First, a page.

Sunday, July 8, 2012

'The Amazing Spider-Man' scores $62 million over its opening weekend

The Amazing-Spider Man topped the box office, this post-holiday weekend, with a modest $62 million, at 4,318 locations. The film has now raked in $137.0 million over its six-day debut. 3D sales accounted for 44% of the weekend gross while IMAX contributed 10%. Last year, another movieTransformers: Dark of the Moonwas also promoted with high 3D effects similar to the Spider-man reboot, but it had a 60% 3D share. Yet, most films falls in the range of 40-50% notably Pirates 4, Cars 2, and Green Lantern. Therefore, 44% seems on par with other films.

In comparison to other Spider-Man films, Webb’s reboot ranks the lowest both in terms of opening weekend and in terms of six-day openings. Spider-Man, Spider-Man 2, and Spider-Man 3 pulled in $144.2 million, $180.1 million, and $176.2 million respectively over their six-day rollout. However, such a comparison isn't that simple as most of these films lived of the success of its predecessors. The only closest figure is Spider-Man’s $144 million six-day cume but then again the opening days were different. Even so, the 3D boost and 8-year inflation should have given the reboot a chance to shine but as most reboots presentthey never perform like the original. 

Transformers, which opened on the same day in 2007, grossed $70.6 million over its opening weekend for a cumulative six-day gross of $155.4 million. That is notably 14% higher than The Amazing Spider-Man’s six-day debut. Both films are the first in their franchise, yet the new Spider-Man pic still earned less. What is even more inauspicious is the fact that Webb’s superhero tentpole scored the highest-Tuesday gross but experienced very steep drops, over 30%, in the following days. It is possible that this does not bode well-hold ups in the coming weeks. However, Sony seems to be proud with the new Superhero’s numbers with one executive stating, “In the world of reboots, it’s pretty spectacular.”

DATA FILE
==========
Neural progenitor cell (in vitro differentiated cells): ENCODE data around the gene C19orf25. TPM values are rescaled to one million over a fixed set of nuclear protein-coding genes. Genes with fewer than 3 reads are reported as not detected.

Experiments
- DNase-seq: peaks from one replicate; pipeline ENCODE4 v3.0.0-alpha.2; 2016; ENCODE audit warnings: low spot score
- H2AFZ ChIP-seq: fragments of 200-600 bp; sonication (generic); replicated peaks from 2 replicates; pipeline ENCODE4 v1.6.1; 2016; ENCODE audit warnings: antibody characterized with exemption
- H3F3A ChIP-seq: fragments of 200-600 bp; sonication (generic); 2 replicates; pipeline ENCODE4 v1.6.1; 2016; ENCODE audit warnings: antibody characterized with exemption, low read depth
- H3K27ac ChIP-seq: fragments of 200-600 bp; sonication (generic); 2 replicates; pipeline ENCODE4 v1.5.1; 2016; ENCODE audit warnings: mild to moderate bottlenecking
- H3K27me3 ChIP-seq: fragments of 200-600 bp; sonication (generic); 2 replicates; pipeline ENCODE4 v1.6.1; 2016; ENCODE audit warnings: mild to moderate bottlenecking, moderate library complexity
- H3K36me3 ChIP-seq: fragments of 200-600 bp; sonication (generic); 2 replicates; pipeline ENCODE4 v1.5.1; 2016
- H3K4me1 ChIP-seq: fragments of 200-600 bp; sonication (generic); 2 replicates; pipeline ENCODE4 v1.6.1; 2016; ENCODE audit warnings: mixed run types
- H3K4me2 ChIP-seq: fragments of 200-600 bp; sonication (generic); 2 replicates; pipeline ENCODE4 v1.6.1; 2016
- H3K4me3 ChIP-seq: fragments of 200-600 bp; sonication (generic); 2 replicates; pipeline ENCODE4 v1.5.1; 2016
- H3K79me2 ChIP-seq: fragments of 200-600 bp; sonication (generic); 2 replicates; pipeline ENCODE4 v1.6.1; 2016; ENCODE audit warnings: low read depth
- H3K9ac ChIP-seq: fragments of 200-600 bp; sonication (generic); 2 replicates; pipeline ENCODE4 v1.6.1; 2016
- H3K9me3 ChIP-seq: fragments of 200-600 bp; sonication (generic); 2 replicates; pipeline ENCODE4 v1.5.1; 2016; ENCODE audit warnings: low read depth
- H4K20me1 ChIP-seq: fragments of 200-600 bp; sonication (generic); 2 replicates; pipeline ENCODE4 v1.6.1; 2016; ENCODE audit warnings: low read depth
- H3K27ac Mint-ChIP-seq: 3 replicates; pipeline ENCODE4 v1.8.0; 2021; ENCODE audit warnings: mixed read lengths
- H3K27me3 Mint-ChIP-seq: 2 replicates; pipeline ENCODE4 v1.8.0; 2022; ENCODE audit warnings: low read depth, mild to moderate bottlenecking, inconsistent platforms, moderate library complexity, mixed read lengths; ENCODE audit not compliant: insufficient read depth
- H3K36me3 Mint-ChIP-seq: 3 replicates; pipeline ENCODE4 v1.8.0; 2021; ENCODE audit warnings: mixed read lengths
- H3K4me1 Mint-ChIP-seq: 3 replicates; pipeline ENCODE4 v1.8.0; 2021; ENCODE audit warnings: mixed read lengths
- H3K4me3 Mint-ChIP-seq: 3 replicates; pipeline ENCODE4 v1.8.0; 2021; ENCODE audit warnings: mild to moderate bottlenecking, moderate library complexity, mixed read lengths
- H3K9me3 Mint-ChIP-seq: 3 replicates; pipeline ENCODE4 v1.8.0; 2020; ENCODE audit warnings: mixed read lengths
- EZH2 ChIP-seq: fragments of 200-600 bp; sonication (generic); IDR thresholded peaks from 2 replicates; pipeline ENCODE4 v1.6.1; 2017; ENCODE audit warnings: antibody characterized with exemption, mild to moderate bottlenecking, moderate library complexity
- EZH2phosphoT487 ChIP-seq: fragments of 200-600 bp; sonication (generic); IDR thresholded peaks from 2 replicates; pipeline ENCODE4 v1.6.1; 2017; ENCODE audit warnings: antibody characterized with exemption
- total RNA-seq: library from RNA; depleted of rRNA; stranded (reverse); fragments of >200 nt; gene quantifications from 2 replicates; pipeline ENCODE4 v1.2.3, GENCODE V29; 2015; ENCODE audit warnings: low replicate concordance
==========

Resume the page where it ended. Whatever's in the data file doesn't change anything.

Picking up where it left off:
And it’s true in the world of reboots, The Amazing Spider-Man does seem to net its way to the top. Other remarkable reboots of successful franchises include Batman Begins (2005), Superman Returns (2006), and X-Men: First Class (2011). Opening on a Wednesday in June 2005, Batman Begins earned $48.8 million over its opening weekend, which is significantly less than the new Spider-Man reboot even when adjusted to inflation. Similarly, both Superman Returns' opening of $52.5 million and X-Men: First Class’ $55.1 million fall short compared to The Amazing Spider-Man’s opening gross. Batman Begins (2005), Superman Returns (2006), and X-Men: First Class (2011) each eventually grossed $205.3 million, $200.1 million, and $146.4 million respectively. What seems even more interesting is how the sequel to Batman BeginsThe Dark Knight—became the third-highest grossing movie. As Columbia Pictures has already started the production of a sequel to the Spider-Man reboot, it portends good earnings for the upcoming sequel.

Although the Spider-Man brand has strong public appeal in North America, it will not be enough for The Amazing Spider-Man to rake in numbers similar to those of Rami’s films—Spider Man 1, 2, 3—each of which ultimately grossed more than $300 million. In North America, the film should make between $220-$270 million. Internationally, on the other hand, the movie is making strong debuts in much of Asia and already holds a $201.6 million haul.

North American Forecast: $257 million